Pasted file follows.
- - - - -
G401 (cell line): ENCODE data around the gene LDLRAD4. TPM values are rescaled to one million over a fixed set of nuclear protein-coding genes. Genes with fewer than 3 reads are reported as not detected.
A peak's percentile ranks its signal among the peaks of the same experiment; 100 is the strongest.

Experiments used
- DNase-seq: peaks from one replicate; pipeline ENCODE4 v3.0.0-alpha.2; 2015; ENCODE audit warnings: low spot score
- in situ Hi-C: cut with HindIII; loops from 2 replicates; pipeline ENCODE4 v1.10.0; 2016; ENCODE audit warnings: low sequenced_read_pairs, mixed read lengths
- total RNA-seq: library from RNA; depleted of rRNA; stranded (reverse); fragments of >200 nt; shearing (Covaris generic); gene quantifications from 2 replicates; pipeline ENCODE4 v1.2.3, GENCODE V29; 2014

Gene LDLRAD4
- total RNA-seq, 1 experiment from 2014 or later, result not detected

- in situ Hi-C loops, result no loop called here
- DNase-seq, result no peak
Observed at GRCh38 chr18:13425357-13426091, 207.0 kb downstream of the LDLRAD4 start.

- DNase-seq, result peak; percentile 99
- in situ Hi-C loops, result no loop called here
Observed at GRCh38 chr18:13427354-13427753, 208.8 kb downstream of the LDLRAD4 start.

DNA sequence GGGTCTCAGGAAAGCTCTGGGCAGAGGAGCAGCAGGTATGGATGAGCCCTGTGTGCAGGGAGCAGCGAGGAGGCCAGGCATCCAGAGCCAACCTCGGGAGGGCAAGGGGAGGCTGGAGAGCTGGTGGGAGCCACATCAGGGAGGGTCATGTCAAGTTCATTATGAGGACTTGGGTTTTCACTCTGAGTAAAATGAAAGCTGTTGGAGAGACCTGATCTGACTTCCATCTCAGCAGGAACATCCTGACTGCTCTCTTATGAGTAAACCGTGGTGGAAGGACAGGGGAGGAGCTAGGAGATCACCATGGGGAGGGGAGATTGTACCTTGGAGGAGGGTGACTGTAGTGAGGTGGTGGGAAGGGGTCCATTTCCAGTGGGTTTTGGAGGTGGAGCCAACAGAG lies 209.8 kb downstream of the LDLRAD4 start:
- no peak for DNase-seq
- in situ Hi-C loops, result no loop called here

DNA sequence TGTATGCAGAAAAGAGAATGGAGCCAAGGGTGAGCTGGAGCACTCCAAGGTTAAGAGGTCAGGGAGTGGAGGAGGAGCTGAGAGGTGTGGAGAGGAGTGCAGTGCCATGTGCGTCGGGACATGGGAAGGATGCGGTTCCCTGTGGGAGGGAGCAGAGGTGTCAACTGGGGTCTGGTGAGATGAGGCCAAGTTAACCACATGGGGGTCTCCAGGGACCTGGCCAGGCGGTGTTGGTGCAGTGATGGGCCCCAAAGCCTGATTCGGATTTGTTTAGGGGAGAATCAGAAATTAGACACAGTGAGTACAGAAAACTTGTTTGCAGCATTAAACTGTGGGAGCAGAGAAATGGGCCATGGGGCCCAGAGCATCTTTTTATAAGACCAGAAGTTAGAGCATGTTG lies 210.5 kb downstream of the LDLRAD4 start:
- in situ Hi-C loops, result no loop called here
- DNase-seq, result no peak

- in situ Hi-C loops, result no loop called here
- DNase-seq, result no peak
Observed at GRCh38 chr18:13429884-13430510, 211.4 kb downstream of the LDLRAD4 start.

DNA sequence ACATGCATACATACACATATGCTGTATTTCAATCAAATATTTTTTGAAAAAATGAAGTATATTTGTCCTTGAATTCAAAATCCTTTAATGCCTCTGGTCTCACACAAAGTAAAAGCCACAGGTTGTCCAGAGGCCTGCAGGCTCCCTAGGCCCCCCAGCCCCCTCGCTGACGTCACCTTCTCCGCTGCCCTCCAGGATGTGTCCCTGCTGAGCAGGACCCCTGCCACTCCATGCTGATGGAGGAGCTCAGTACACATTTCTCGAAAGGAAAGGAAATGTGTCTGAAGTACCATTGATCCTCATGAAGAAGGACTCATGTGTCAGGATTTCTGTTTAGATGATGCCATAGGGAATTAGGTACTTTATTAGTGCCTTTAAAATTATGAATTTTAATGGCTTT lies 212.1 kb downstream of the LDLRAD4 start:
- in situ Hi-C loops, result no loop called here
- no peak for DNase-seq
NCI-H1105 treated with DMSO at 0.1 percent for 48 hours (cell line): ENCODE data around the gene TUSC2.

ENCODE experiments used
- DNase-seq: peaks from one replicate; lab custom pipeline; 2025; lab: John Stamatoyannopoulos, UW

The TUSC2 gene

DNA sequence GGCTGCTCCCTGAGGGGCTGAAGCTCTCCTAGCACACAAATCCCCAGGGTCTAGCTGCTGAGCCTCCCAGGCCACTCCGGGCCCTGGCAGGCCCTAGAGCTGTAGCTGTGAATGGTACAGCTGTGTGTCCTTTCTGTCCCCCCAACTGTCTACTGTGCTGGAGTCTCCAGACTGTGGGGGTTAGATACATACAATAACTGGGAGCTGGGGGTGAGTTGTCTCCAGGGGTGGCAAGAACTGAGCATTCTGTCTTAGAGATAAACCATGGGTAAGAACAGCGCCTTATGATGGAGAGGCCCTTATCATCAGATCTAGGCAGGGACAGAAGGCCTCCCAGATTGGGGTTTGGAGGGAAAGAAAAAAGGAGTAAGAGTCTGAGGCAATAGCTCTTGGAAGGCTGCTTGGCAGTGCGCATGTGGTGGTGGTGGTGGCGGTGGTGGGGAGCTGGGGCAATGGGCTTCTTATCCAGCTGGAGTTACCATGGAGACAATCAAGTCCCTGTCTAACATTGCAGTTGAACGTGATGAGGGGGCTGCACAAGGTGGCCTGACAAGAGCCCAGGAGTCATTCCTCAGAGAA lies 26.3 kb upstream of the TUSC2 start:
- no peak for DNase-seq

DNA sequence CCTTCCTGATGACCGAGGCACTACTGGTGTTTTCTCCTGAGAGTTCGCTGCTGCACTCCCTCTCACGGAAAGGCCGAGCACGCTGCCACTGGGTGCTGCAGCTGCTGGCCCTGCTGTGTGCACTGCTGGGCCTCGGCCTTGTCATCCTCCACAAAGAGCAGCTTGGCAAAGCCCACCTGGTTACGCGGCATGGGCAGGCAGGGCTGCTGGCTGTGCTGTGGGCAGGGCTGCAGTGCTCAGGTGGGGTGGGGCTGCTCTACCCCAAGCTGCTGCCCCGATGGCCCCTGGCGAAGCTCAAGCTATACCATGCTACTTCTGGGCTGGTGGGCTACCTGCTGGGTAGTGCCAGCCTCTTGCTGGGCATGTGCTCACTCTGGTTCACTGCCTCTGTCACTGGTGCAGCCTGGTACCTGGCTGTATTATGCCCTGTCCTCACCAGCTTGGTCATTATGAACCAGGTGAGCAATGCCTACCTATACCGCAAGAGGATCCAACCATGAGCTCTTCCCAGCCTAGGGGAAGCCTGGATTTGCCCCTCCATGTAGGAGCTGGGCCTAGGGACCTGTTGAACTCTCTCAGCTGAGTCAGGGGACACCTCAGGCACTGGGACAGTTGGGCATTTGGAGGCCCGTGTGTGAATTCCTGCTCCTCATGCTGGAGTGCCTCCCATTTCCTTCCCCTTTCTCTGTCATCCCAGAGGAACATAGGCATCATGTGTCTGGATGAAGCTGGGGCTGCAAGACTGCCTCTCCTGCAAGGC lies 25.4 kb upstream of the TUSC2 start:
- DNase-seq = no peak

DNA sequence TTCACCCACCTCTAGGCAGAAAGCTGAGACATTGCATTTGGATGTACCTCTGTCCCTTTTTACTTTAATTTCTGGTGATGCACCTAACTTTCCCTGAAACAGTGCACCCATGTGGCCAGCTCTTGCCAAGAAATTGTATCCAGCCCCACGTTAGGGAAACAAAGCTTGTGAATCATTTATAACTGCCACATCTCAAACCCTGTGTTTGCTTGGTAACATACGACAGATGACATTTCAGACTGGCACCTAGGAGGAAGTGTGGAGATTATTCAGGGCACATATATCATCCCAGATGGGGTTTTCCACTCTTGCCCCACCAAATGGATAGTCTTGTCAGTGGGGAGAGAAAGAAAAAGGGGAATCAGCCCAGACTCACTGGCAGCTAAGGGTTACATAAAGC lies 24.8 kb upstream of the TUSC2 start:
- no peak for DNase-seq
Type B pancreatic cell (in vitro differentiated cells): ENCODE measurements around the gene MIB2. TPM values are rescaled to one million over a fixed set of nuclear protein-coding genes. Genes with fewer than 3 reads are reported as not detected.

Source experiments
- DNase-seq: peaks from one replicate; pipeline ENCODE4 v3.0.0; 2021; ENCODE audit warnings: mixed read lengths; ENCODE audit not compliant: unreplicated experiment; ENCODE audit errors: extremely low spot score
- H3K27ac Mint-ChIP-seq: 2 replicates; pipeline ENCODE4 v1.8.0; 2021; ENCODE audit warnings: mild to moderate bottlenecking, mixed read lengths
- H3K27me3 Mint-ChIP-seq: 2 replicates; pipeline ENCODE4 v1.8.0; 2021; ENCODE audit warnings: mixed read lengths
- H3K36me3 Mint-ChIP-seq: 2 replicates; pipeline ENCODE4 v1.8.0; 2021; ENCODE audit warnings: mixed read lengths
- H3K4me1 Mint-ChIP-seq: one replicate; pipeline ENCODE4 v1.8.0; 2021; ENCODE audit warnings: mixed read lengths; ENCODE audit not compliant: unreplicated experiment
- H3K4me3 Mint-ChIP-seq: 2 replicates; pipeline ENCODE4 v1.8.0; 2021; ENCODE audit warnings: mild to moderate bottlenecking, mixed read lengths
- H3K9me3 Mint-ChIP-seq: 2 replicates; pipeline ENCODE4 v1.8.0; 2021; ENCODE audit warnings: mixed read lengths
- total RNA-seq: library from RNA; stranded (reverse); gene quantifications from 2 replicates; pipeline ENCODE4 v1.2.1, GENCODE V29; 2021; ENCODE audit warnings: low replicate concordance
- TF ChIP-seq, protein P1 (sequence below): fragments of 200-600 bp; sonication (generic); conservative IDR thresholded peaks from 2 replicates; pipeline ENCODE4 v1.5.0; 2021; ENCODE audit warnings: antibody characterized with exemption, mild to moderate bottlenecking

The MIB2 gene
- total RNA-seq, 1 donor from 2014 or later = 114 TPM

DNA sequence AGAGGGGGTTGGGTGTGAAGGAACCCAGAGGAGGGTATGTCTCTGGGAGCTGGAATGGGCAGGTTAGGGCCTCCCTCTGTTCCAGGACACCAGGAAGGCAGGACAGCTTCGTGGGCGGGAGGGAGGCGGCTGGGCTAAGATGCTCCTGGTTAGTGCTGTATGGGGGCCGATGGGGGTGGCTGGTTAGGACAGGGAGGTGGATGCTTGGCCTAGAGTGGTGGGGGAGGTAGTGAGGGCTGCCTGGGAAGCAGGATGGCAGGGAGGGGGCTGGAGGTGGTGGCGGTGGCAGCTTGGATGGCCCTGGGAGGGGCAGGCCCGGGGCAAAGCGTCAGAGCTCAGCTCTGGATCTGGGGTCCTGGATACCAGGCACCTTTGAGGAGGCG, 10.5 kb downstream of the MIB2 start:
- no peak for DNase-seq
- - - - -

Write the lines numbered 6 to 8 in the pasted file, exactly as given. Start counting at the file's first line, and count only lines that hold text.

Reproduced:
- total RNA-seq: library from RNA; depleted of rRNA; stranded (reverse); fragments of >200 nt; shearing (Covaris generic); gene quantifications from 2 replicates; pipeline ENCODE4 v1.2.3, GENCODE V29; 2014

Gene LDLRAD4
- total RNA-seq, 1 experiment from 2014 or later, result not detected